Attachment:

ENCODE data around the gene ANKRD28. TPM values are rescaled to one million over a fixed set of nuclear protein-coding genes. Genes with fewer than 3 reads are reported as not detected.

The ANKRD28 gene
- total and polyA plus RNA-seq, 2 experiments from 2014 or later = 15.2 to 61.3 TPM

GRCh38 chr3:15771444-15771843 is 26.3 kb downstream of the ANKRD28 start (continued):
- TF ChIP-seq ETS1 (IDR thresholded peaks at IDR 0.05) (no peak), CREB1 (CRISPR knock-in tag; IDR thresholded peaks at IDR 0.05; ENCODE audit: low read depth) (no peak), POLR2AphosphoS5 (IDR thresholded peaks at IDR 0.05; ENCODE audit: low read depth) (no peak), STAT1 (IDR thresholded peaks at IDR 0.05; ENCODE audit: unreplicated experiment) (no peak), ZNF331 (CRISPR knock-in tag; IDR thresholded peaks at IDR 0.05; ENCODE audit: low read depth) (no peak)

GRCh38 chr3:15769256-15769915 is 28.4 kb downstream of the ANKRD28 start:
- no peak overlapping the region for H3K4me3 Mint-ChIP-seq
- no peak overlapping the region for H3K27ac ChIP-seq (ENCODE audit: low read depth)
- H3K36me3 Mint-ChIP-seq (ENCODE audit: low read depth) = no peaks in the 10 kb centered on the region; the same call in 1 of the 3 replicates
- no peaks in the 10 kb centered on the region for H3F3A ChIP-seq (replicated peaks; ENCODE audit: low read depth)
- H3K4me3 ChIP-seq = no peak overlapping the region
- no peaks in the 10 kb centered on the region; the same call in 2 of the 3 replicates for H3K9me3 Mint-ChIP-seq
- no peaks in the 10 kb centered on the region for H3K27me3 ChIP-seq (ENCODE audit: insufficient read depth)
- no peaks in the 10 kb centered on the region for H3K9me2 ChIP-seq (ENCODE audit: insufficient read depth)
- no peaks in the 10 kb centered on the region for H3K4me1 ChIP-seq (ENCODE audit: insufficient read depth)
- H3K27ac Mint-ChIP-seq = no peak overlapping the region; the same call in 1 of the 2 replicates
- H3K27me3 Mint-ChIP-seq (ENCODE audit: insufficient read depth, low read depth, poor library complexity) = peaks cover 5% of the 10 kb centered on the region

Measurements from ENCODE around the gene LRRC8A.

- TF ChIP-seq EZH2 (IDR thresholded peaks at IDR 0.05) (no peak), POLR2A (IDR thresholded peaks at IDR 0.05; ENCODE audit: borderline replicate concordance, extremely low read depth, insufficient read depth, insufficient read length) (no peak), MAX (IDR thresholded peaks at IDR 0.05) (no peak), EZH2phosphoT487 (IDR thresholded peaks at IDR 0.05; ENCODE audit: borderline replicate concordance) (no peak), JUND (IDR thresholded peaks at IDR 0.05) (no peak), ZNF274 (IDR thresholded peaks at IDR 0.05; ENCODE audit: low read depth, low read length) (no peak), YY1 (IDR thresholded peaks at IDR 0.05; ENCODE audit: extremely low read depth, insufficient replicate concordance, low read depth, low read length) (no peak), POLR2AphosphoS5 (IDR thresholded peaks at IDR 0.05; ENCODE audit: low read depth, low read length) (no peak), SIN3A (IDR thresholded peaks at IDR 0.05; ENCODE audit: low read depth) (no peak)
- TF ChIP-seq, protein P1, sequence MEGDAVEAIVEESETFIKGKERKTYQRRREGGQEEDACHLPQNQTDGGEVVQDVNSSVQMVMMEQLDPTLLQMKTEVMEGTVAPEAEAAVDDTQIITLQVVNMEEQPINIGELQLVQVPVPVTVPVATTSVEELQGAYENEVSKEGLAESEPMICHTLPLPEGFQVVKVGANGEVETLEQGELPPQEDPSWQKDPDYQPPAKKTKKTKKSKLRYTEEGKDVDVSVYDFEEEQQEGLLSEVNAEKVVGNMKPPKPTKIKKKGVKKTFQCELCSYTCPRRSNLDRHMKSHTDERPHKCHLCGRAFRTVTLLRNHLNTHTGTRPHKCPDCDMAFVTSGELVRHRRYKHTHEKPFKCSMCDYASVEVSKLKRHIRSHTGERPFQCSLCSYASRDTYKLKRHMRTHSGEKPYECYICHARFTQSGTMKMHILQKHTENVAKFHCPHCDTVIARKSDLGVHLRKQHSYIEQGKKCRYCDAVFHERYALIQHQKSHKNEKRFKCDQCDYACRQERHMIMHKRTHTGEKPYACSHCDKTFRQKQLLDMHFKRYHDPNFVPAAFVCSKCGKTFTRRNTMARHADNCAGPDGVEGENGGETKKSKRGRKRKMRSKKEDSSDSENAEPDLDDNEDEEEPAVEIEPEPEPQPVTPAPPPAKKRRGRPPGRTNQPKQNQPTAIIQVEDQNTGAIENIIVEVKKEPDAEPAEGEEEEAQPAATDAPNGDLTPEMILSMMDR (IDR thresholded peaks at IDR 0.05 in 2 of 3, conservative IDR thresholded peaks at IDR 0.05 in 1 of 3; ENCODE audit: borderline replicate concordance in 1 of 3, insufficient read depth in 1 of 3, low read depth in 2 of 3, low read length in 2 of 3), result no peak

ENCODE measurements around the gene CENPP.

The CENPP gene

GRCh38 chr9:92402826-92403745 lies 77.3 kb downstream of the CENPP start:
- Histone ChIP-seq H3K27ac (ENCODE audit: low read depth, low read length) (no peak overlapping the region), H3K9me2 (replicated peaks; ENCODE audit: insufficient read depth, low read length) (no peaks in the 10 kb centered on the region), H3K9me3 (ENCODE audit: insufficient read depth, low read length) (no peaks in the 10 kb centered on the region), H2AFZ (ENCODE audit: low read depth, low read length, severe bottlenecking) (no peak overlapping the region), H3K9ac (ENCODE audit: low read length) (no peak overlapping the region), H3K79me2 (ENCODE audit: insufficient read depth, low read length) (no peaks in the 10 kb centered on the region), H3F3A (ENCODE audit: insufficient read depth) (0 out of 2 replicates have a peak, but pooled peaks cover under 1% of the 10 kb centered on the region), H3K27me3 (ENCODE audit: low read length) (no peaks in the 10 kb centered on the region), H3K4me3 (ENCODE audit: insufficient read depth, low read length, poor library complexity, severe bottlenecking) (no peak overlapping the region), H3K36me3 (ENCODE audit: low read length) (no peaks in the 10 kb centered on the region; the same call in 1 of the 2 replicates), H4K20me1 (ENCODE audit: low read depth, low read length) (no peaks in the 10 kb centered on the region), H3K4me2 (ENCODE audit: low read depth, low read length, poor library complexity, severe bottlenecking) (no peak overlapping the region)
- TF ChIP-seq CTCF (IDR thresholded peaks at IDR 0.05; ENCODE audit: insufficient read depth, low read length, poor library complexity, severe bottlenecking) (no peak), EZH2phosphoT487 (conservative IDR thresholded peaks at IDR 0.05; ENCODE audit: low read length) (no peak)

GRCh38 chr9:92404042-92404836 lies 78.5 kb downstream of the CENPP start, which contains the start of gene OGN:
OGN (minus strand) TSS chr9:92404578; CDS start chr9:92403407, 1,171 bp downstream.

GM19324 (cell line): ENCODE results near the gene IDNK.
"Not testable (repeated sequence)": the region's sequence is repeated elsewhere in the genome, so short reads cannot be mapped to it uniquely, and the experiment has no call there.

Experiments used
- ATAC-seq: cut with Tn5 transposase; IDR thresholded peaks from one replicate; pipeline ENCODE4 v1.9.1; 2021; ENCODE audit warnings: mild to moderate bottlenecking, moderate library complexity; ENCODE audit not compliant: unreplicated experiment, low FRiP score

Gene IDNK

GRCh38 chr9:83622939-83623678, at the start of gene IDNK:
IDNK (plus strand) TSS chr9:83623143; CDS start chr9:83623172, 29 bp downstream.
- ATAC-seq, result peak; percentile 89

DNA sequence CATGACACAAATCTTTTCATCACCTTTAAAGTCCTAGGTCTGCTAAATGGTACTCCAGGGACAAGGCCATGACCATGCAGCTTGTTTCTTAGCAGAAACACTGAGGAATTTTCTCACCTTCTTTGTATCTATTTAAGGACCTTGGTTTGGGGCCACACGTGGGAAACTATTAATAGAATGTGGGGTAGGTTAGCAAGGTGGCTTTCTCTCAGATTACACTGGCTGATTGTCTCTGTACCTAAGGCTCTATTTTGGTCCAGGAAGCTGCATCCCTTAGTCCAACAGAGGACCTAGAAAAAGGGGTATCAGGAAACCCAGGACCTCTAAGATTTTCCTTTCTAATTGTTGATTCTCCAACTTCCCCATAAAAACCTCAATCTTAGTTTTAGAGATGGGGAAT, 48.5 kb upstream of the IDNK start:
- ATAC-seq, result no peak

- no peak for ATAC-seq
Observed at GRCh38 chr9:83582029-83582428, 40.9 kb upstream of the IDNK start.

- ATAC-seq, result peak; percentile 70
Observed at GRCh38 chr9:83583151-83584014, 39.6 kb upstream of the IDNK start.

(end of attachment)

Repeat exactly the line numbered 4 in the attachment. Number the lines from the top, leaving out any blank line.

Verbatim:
GRCh38 chr3:15771444-15771843 is 26.3 kb downstream of the ANKRD28 start (continued):